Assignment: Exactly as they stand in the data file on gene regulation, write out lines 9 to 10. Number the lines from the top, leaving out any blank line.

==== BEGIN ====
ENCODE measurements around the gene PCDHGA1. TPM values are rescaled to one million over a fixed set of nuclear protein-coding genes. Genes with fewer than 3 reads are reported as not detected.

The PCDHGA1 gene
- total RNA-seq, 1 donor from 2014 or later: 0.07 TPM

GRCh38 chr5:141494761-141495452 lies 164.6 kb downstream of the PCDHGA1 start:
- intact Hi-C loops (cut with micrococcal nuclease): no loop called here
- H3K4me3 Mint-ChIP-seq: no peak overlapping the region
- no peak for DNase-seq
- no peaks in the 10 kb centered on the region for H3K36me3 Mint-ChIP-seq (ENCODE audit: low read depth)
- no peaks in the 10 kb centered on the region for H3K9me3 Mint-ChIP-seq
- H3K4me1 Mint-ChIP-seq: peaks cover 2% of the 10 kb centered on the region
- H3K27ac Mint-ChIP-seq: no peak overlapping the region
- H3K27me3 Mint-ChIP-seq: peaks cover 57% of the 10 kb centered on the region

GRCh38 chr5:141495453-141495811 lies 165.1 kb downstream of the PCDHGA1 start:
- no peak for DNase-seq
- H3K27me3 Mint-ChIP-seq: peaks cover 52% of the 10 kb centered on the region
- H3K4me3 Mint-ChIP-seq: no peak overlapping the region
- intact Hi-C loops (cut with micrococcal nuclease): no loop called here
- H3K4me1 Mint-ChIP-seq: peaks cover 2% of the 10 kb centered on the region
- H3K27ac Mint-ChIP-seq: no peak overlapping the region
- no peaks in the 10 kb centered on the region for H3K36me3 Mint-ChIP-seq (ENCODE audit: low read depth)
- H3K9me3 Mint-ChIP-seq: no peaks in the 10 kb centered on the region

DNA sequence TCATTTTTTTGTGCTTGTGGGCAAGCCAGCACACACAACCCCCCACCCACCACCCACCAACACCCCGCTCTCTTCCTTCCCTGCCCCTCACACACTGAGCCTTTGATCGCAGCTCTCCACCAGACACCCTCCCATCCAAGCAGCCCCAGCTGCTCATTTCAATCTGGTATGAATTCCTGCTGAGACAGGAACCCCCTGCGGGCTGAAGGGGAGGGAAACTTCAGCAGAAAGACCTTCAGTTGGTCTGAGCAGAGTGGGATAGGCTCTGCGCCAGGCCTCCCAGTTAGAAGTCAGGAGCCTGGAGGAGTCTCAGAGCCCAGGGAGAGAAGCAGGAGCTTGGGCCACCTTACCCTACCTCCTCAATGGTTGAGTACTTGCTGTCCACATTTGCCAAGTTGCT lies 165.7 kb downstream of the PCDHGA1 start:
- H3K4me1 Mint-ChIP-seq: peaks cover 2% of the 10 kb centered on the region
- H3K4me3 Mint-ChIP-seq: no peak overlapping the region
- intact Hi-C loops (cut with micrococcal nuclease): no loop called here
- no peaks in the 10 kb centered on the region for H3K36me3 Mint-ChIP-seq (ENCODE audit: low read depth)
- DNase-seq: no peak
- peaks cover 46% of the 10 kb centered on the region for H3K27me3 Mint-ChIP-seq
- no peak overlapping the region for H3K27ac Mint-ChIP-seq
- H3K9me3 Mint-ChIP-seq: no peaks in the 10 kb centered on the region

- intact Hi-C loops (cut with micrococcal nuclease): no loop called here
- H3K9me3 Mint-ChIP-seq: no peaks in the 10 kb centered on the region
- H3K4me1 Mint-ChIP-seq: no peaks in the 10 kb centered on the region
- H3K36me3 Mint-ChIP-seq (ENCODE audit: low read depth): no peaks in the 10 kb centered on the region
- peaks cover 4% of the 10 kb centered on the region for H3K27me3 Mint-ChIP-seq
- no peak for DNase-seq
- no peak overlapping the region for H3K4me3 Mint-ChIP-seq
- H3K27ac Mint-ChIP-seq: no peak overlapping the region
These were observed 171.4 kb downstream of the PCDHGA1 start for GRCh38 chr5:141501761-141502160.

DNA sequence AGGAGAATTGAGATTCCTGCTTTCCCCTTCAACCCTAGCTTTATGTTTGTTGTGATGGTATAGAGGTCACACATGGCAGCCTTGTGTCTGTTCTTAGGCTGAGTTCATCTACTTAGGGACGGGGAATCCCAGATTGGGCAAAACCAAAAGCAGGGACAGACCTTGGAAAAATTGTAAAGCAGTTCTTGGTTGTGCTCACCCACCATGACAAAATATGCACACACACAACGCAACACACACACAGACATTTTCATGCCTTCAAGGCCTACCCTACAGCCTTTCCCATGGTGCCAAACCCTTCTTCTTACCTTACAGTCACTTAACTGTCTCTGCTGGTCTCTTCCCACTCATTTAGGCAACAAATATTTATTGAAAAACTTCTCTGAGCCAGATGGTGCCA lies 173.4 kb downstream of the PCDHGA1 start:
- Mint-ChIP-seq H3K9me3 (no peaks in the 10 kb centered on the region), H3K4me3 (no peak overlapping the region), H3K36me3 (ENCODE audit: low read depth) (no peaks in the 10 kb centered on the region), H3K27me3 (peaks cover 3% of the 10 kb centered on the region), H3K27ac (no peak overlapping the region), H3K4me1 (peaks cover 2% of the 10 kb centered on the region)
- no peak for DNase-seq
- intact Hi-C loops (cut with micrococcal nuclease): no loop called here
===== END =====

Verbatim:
- no peaks in the 10 kb centered on the region for H3K9me3 Mint-ChIP-seq
- H3K4me1 Mint-ChIP-seq: peaks cover 2% of the 10 kb centered on the region